This is a view of comet C/2012 S1 ISON, a comet that will be in the news at the end of 2013. Currently beyond the orbit of Jupiter, comet ISON is unusually bright at this distance. When it arrives at perihelion in December, grazing a few million miles from the Sun’s surface, some predictions have the brightness of this comet reaching that of the full moon, but in daylight (i.e. will have the appearance of a small bright white cloud against the blue sky).
The extreme predictions of ISON being a brilliant comet should be taken with significant caution. Comets are notoriously fickle objects. What to expect from this comet depends on your background. The general public pays attention to comets brighter than magnitude 1, and are in the evening sky. Meanwhile amateur astronomers are excited at any comet that exceeds the naked eye limit of magnitude +6 (that’s a hundred times fainter than magnitude +1). The perceived brightness of a comet also depends on the background sky.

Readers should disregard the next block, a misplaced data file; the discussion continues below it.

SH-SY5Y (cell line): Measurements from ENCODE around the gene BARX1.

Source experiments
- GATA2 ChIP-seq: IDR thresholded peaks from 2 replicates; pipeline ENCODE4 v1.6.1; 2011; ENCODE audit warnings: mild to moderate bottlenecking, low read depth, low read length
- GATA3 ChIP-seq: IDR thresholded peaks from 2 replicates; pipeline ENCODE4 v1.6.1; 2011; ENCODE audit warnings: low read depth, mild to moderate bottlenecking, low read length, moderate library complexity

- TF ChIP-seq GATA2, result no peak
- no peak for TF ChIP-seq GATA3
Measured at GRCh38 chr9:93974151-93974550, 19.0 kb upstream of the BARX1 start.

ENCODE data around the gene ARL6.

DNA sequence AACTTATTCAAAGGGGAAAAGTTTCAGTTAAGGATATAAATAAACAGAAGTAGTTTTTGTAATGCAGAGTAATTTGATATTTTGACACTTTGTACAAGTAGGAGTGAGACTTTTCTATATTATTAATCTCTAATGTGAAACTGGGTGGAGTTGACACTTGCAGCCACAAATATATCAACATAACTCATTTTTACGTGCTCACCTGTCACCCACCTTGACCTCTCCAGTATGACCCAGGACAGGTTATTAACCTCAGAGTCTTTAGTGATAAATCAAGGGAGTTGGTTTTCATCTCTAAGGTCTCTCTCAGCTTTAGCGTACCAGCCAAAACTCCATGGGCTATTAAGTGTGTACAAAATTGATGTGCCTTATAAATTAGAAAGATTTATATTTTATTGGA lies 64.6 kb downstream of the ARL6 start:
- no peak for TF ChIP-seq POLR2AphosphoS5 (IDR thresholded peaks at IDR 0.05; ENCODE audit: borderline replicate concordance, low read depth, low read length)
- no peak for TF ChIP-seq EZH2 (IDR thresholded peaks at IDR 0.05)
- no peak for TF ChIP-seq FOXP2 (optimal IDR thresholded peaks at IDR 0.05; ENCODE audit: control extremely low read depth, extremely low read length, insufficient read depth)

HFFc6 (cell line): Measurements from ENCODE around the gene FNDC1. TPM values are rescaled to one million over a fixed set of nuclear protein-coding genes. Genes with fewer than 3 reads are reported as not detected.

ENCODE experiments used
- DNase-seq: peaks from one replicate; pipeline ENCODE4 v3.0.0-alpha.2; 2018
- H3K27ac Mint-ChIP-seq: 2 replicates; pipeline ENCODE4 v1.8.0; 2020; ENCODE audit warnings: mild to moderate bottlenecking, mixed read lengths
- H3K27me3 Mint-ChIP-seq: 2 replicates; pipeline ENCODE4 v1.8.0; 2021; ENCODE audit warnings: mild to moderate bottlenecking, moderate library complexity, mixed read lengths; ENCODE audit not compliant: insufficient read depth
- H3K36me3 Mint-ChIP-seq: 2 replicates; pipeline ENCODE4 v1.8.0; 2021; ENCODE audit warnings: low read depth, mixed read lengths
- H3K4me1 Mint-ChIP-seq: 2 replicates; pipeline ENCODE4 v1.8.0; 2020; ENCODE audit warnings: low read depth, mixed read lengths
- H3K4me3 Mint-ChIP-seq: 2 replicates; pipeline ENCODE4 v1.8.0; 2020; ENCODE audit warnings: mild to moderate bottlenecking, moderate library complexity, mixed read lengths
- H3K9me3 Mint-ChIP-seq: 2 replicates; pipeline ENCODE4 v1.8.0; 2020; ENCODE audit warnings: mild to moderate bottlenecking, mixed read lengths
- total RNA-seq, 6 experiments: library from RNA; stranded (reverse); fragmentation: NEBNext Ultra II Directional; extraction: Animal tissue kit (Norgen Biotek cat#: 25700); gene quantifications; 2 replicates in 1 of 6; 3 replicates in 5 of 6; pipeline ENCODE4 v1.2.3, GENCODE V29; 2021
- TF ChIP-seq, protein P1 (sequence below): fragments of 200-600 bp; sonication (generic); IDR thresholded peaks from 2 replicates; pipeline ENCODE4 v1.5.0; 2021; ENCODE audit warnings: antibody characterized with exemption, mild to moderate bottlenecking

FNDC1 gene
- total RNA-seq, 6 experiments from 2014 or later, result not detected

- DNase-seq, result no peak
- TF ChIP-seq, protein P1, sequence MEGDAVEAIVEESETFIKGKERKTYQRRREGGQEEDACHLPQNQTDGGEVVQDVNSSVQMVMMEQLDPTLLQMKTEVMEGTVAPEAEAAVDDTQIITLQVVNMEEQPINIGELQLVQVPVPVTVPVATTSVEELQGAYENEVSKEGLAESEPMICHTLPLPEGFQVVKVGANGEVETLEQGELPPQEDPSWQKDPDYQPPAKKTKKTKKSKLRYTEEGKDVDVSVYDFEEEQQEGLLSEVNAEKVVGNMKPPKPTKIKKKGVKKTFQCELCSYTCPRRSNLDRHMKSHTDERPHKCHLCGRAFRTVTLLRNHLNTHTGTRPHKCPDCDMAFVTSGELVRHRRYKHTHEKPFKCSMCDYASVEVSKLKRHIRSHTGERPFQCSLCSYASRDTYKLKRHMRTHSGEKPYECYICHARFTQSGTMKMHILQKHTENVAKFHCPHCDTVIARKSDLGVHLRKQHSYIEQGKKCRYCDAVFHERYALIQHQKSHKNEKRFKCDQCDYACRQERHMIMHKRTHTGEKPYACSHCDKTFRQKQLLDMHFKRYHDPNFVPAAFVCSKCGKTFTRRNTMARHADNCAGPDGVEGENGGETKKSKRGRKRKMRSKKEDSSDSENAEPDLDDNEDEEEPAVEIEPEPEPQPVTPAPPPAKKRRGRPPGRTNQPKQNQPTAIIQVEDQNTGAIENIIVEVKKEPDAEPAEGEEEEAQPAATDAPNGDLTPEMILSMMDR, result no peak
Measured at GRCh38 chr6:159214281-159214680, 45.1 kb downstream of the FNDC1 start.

A magnitude +1 comet in a dark sky is stunning, but in a twilight sky can be barely visible. SO when you read about comet ISON being near the brightness of the Full Moon, remind yourself that this will occur when the comet is a few degrees away from the Sun in a bright sky. However, if the comet turns out a few hundred times fainter than predictions, it will appear in the evening sky in December as a stunning object, but only assuming it does not break up as it rounds the Sun. If this breakup occurs, the brightness will be short-lived, but has the chance of providing a nice dust tail. For sure, amateur astronomers who are photographing the comet and observing in binoculars and wide-field telescopes will have a great time. If it will be a great public comet remains to be seen, but everyone’s hope are high. Only nature will reveal the reality of Comet ISON.